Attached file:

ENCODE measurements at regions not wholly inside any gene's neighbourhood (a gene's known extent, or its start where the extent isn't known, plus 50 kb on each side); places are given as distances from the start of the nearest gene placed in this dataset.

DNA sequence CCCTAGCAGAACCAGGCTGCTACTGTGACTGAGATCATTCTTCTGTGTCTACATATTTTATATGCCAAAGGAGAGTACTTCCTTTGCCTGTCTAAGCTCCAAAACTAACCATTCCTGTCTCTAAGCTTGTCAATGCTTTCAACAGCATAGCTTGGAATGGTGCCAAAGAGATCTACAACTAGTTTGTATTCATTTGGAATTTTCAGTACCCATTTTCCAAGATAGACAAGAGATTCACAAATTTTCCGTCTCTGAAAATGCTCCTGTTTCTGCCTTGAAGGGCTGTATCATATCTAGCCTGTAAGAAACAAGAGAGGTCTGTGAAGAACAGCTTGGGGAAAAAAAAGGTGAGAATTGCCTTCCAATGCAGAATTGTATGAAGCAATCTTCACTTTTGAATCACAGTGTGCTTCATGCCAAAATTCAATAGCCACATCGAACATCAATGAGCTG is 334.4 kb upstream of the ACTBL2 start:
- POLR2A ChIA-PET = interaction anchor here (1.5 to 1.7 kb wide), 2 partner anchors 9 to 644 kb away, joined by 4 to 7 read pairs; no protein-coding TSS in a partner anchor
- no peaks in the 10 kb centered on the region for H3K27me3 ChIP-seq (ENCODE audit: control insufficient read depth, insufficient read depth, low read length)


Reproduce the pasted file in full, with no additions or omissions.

ENCODE measurements at regions not wholly inside any gene's neighbourhood (a gene's known extent, or its start where the extent isn't known, plus 50 kb on each side); places are given as distances from the start of the nearest gene placed in this dataset.

DNA sequence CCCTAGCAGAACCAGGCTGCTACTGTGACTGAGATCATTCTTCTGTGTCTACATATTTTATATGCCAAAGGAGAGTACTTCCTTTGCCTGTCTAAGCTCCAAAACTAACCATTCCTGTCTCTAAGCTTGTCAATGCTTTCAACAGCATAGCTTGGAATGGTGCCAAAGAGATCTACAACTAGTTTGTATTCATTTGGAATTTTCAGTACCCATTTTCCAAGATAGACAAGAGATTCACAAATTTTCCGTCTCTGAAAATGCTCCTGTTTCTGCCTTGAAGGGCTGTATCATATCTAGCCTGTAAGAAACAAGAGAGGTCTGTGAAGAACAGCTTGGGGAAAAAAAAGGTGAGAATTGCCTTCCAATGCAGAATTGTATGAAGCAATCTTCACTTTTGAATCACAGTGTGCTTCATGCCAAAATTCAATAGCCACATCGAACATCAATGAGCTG is 334.4 kb upstream of the ACTBL2 start:
- POLR2A ChIA-PET = interaction anchor here (1.5 to 1.7 kb wide), 2 partner anchors 9 to 644 kb away, joined by 4 to 7 read pairs; no protein-coding TSS in a partner anchor
- no peaks in the 10 kb centered on the region for H3K27me3 ChIP-seq (ENCODE audit: control insufficient read depth, insufficient read depth, low read length)